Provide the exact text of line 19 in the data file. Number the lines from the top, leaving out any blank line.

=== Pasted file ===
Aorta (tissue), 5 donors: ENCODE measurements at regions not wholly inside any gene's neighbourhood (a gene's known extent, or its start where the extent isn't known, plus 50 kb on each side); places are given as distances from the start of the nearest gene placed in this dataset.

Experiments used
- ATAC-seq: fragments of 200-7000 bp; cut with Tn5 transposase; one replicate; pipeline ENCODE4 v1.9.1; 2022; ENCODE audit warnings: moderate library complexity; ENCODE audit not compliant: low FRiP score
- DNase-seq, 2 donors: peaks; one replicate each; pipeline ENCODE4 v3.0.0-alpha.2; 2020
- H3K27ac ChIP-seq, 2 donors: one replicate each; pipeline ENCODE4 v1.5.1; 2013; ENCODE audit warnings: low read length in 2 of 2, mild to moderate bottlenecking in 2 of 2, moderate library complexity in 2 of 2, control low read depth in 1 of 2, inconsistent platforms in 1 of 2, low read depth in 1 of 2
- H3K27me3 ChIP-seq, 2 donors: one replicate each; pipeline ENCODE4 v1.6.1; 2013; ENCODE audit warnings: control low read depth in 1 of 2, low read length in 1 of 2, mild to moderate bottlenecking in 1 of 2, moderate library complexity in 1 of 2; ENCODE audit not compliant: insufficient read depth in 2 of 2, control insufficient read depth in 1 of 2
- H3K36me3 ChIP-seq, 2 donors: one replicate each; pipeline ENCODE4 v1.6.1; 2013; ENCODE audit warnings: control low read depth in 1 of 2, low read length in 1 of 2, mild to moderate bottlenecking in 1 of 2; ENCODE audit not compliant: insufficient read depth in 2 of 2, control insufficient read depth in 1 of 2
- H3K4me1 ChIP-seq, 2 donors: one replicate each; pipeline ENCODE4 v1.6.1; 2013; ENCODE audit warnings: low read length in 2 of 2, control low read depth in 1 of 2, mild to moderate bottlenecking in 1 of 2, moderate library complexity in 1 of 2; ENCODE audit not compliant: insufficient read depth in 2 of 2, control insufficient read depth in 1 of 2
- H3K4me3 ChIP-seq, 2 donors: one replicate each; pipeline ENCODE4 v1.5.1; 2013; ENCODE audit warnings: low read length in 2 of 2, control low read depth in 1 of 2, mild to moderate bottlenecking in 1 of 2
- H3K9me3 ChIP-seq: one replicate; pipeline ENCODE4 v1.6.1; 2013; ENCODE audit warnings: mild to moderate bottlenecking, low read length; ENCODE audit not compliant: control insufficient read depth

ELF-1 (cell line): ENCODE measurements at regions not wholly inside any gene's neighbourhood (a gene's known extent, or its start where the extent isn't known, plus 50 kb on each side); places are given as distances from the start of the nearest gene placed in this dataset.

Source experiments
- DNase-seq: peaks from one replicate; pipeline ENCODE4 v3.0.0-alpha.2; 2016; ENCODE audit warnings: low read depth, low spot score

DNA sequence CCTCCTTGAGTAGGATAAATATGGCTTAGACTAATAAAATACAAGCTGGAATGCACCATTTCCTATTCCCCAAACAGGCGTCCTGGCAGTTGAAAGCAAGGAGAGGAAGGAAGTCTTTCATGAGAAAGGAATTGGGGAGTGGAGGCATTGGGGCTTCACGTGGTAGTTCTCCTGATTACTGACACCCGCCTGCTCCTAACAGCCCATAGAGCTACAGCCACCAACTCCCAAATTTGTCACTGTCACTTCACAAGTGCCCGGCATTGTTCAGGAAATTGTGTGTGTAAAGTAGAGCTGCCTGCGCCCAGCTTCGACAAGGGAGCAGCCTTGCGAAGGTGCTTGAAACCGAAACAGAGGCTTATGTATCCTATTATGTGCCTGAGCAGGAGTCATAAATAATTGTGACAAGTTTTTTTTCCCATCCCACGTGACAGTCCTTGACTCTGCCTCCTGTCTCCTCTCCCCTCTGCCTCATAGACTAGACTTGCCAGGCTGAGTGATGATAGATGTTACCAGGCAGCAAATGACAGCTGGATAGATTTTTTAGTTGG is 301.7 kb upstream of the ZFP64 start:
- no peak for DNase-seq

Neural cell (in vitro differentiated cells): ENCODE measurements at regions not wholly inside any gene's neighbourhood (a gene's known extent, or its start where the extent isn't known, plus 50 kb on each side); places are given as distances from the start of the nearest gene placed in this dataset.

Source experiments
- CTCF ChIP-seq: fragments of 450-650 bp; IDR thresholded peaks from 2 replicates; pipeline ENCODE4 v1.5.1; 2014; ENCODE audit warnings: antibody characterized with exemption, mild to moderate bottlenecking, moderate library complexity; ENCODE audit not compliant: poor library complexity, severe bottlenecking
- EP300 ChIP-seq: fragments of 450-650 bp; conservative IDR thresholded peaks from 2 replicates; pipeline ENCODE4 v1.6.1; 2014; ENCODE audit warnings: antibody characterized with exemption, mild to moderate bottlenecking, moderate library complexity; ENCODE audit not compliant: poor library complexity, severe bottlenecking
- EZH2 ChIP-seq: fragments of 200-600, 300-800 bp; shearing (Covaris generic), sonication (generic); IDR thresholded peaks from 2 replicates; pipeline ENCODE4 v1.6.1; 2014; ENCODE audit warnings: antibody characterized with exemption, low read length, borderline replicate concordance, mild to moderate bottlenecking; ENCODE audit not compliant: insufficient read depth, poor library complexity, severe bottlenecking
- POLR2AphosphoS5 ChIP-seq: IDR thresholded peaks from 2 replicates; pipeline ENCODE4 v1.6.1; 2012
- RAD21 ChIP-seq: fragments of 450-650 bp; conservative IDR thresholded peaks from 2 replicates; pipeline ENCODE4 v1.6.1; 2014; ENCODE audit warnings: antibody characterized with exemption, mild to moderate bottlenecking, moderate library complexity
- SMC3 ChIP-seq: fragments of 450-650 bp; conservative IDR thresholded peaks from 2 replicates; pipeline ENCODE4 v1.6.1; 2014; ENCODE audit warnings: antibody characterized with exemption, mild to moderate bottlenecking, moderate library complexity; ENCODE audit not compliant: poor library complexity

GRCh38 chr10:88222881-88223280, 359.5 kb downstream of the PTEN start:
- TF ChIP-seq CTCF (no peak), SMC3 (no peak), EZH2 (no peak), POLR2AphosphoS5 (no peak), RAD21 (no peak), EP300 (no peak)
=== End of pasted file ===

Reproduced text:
- EP300 ChIP-seq: fragments of 450-650 bp; conservative IDR thresholded peaks from 2 replicates; pipeline ENCODE4 v1.6.1; 2014; ENCODE audit warnings: antibody characterized with exemption, mild to moderate bottlenecking, moderate library complexity; ENCODE audit not compliant: poor library complexity, severe bottlenecking